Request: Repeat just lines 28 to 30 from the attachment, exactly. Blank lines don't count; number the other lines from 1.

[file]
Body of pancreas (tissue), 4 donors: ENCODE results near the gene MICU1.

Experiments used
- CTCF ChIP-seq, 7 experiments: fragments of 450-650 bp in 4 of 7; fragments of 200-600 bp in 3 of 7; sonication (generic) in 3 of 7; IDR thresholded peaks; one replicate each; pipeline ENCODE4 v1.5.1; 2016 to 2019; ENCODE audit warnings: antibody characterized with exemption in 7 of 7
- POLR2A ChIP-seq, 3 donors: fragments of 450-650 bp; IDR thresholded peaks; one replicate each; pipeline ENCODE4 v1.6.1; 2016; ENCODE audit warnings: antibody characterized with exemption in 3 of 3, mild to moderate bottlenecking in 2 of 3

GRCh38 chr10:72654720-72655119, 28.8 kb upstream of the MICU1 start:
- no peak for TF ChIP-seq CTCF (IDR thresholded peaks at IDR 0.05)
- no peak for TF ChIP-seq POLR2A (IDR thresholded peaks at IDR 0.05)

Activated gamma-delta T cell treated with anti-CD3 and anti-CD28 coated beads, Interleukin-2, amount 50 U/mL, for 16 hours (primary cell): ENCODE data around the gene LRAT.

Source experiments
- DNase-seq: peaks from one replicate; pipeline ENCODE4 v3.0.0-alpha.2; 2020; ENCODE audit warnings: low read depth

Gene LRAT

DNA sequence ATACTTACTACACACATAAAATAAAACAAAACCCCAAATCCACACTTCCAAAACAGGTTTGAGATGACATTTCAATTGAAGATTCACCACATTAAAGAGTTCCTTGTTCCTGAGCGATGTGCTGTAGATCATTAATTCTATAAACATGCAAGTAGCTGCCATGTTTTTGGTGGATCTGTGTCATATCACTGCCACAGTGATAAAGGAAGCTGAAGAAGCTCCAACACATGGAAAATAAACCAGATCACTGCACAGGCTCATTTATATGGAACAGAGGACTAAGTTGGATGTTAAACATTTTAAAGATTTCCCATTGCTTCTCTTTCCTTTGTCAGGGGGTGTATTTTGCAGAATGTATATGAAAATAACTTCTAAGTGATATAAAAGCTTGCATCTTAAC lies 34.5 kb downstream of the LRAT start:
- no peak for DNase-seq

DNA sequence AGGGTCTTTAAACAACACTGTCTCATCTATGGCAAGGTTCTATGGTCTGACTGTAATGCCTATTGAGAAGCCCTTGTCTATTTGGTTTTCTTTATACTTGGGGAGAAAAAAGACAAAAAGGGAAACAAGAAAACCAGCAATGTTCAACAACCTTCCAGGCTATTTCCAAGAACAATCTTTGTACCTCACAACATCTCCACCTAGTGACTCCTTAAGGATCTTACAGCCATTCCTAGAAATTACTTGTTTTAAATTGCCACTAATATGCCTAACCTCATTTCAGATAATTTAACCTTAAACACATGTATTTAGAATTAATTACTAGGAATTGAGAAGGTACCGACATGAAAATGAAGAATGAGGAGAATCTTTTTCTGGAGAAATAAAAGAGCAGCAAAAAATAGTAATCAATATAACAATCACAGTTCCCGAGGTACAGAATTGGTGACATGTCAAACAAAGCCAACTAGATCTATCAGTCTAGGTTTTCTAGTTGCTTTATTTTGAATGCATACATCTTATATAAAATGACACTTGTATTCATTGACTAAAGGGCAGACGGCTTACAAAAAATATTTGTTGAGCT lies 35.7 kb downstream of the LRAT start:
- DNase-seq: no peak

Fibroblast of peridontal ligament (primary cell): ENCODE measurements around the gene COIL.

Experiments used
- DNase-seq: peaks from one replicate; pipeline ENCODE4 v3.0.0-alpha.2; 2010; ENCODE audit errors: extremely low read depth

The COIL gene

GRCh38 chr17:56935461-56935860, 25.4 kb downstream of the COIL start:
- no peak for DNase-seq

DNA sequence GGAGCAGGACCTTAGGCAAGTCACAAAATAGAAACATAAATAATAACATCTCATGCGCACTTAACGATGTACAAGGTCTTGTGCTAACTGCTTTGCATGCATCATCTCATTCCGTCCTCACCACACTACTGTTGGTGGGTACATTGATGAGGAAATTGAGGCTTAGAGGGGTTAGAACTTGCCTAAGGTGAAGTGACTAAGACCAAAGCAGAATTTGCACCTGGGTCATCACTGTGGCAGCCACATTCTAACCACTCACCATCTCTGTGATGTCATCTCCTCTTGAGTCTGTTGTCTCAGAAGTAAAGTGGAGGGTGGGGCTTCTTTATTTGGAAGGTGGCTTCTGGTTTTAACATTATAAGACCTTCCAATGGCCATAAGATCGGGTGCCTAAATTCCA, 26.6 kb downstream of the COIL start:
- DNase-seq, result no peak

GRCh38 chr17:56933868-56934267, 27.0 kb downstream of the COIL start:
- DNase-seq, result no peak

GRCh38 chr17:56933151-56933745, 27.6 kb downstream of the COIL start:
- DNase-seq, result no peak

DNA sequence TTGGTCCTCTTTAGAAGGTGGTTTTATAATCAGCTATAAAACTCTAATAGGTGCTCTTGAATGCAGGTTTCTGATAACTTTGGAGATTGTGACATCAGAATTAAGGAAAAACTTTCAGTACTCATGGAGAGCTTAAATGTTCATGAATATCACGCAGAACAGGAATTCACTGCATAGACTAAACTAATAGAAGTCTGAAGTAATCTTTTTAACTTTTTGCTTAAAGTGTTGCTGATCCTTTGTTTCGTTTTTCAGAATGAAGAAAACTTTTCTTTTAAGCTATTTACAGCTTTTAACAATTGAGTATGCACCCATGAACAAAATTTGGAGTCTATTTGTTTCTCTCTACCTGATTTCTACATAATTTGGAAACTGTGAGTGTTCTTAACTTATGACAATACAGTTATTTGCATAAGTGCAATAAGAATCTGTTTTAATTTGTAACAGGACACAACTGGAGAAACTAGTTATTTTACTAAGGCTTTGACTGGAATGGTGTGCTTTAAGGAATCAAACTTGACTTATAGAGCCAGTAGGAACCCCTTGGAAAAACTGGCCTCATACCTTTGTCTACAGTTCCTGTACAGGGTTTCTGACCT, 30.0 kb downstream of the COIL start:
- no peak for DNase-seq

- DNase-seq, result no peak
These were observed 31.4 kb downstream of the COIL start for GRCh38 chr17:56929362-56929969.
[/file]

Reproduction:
DNA sequence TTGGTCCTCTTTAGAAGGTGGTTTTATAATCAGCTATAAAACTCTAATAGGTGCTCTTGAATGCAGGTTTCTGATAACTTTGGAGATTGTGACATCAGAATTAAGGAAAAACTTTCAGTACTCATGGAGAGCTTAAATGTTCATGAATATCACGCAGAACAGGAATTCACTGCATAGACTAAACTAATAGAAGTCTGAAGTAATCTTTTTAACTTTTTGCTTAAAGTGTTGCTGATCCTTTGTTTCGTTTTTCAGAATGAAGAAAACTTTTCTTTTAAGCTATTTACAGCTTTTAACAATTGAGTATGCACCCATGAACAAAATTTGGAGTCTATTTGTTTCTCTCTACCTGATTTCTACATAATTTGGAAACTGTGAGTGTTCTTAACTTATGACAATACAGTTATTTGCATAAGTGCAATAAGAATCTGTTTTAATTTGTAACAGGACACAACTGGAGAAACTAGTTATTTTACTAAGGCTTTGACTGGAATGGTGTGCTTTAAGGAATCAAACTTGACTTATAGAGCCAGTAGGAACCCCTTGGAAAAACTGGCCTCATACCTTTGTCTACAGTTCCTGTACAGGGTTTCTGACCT, 30.0 kb downstream of the COIL start:
- no peak for DNase-seq

- DNase-seq, result no peak